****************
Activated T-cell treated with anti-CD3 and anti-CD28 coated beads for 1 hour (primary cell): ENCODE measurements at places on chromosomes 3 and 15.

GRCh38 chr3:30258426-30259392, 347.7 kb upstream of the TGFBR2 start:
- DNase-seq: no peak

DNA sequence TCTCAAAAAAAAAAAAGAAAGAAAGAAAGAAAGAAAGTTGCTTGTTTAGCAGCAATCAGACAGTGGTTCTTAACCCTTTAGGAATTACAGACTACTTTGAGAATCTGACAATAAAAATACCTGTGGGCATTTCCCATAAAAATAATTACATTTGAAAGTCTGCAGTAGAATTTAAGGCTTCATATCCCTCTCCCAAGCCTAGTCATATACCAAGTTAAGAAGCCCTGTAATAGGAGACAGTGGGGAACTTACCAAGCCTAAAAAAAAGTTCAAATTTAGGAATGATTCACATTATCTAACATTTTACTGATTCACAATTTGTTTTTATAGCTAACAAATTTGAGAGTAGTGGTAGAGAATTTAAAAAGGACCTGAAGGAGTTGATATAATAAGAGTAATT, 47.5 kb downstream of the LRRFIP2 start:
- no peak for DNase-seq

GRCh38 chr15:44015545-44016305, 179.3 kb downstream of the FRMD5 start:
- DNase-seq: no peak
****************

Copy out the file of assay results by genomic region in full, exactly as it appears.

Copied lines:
Activated T-cell treated with anti-CD3 and anti-CD28 coated beads for 1 hour (primary cell): ENCODE measurements at places on chromosomes 3 and 15.

GRCh38 chr3:30258426-30259392, 347.7 kb upstream of the TGFBR2 start:
- DNase-seq: no peak

DNA sequence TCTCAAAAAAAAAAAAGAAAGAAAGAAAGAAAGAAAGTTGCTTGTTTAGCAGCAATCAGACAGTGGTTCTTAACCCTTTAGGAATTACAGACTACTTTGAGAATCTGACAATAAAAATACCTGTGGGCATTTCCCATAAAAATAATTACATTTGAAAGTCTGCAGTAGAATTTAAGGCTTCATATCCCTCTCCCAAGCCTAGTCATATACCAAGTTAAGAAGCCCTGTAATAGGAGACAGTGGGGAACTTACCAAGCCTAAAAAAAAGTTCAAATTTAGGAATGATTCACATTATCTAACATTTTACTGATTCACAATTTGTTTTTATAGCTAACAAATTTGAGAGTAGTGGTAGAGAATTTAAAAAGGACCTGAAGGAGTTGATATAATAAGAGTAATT, 47.5 kb downstream of the LRRFIP2 start:
- no peak for DNase-seq

GRCh38 chr15:44015545-44016305, 179.3 kb downstream of the FRMD5 start:
- DNase-seq: no peak